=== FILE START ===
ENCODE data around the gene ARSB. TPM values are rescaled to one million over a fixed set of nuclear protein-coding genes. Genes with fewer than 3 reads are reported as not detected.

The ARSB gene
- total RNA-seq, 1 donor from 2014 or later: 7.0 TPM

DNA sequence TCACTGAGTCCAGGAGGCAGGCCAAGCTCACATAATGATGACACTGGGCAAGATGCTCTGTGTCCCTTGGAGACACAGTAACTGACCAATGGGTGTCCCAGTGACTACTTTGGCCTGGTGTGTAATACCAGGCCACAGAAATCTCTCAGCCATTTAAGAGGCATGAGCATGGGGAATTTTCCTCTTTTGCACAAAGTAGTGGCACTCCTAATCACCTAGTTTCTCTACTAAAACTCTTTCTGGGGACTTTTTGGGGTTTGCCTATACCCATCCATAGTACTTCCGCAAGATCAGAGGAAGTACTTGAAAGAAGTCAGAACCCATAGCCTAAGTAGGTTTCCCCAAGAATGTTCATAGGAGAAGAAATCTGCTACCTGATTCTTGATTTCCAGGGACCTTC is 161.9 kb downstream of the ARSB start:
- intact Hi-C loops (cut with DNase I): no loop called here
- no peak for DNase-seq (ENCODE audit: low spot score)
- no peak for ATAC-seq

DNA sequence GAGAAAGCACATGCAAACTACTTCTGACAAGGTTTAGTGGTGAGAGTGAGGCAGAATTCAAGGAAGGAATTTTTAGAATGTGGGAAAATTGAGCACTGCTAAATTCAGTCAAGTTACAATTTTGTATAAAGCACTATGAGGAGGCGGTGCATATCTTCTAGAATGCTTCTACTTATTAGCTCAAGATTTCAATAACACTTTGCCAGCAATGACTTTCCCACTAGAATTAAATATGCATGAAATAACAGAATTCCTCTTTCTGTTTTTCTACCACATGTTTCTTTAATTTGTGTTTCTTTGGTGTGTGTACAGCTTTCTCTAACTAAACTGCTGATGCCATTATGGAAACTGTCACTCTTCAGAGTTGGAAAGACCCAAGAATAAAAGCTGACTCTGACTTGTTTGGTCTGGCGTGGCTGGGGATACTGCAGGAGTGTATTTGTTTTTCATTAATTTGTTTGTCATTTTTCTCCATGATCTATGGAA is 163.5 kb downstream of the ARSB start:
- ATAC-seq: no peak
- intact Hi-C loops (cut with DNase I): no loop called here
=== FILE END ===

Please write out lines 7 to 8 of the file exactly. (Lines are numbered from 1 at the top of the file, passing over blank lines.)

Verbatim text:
- no peak for ATAC-seq

DNA sequence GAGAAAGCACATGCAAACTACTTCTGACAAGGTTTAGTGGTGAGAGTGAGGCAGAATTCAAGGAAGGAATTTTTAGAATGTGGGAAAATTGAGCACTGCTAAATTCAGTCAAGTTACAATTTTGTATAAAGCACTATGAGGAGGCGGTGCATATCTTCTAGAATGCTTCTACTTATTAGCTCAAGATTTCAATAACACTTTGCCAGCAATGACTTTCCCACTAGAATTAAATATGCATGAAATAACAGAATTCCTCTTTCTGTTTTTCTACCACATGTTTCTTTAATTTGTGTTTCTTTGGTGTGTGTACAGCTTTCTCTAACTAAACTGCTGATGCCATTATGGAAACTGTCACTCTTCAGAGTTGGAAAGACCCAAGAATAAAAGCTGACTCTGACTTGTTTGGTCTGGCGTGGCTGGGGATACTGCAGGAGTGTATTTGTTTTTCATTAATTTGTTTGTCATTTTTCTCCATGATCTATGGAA is 163.5 kb downstream of the ARSB start: